Tuesday, April 21, 2015


The Hong Kong Commercial Daily is a Chinese language daily published in Hong Kong. In early March 2015 the paper reported the government's industrial and manufacturing agencies have already begun construction on China's second aircraft carrier. The paper cited information from a former political commissar of the People's Liberation Army (PLA) Navy. China's first carrier the LIAONING was commissioned in September 2012 and has been under going trials and training ever since. The Chinese according to AAIS (AMERICAN ADMIRALTY INFORMATION SERVICES) sources are now able to conduct flight deck operations, though not yet at typical combat tempos. We have unconfirmed reports that the LIAONING has successfully completed under way replenishment exercises. All reports indicate that even with a second aircraft carrier on the way the LIAONING will be  in full service mode with a few experienced flight deck hands to spare for the commissioning of a sister ship. But all reports indicate that the new carrier will not exactly be a sister ship. The Dragon's second Carrier will not be another Russian rebuild but a first from the keel up Chinese build. 
 It is reported that there will be significant differences between the two Dragon carriers but Chinese sources maintain that only a small official circle know what they will be.  While the construction of the second carrier is being carried out by civilian concerns, it will be turned over to the PLA Navy immediately upon completion for final outfitting and crew training. According to the Hong Kong Commercial Daily, European press reports indicating a possible launch date for the new carrier in late 2015 are simply not true. The reporter did not speculate on an alternative launch date. We think a 2017 launch is likely which provides ample time for design changes, construction adjustments, and delivers the ship just about the time that the LIAONING flight deck has produced a slight surplus of experienced carrier qualified aircraft pilots and flight deck plane handlers and ordinance men. 
 While the U.S. has ten super carriers it is unable to mass more than three in any one place or time. This has been more than enough to deal with the post Cold War world so far. Things change. The U.S. is engaged around the world, especially with European partners in the Middle East and Mediterranean. When the Dragon have three carriers manned by trained and experienced crews we expect the Chinese PLA NAVY to begin its long stated goal of "pushing the U.S. back to Pearl Harbor."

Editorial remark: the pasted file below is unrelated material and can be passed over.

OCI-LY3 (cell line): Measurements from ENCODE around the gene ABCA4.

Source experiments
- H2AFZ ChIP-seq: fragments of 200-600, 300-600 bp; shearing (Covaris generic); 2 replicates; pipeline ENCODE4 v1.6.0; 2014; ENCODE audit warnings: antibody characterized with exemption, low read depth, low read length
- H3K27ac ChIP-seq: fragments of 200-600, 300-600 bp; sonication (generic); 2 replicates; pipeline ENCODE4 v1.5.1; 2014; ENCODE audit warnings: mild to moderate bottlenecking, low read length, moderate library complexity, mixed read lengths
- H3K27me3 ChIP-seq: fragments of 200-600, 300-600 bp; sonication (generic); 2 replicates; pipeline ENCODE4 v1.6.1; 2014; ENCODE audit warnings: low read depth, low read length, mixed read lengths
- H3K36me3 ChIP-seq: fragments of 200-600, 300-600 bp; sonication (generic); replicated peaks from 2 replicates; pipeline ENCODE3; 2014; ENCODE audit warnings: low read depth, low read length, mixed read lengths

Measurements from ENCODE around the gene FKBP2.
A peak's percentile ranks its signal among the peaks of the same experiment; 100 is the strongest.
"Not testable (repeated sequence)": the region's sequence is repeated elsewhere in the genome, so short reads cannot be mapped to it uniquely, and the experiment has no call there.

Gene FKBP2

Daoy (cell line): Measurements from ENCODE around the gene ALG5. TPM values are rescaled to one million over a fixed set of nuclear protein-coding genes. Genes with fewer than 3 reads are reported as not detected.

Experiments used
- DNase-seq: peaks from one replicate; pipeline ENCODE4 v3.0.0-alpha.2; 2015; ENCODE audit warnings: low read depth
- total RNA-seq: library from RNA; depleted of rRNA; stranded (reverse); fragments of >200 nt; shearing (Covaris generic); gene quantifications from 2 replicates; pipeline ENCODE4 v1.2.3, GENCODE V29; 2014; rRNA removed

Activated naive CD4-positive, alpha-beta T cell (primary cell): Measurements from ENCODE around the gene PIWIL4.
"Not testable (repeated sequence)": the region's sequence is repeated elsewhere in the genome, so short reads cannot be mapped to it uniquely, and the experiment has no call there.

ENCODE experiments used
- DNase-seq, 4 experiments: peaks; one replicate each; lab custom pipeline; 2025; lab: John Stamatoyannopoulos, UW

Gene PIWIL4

This year as we have been doing for the past decade we are again shrinking the naval budget. By 2020 the Chinese could be a match for our Pacific fleet based on their constant build up and our matching build down. It doesn't help matters that the public never has its attention focused on these developments via the national media. Only those who follow maritime and naval blogs and trade journals are aware of what is going on. Consequently a White House that we are convinced is treasonous, and the Congress which is at least ineffectual are not being subjected to real public scrutiny as our national naval capacity is being scrapped.
 China by contrast has publicly stated its intent to build at least three carriers, but doesn't draw the line there. As one PLA Navy wag is quoted; "I think if we need carriers , the more is better". 
 MA Weiming, an expert cited in the Hong Kong Daily in electrical and electronic engineering has publicly speculated that the new carrier's plane launching system is proceeding smoothly and is definitely expected to be more efficient than the "Ski Jump" system on the LIAONING. There are hints that the new system will be electro magnetic and possibly more efficient that those used by the U.S. Navy. 
 While we sleep, the swimming dragon is hatching flying pups. 

Deciphering Chinese Strategic Deception: The Middle Kingdom's First Aircraft Carrier 

The study examines China’s employment of strategic deception in the acquisition and development of its first aircraft carrier —the Liaoning in 2012. By examining China’s national goals, strategy and propensity to employ deception, this study aims to: 

1. Explain how China’s national goals and strategy drove it to develop an aircraft carrier. 
2. Explain the aircraft carrier’s role in China’s maritime strategy. 
3. Explain how China employed deception in the acquisition and development of the aircraft carrier. 
4. Assess the implications of China’s use of strategic deception in developing its first aircraft carrier. 
5. Assess the future role of China’s first aircraft carrier.  CLICK ON THE BOOK ICON FOR MORE INFO:

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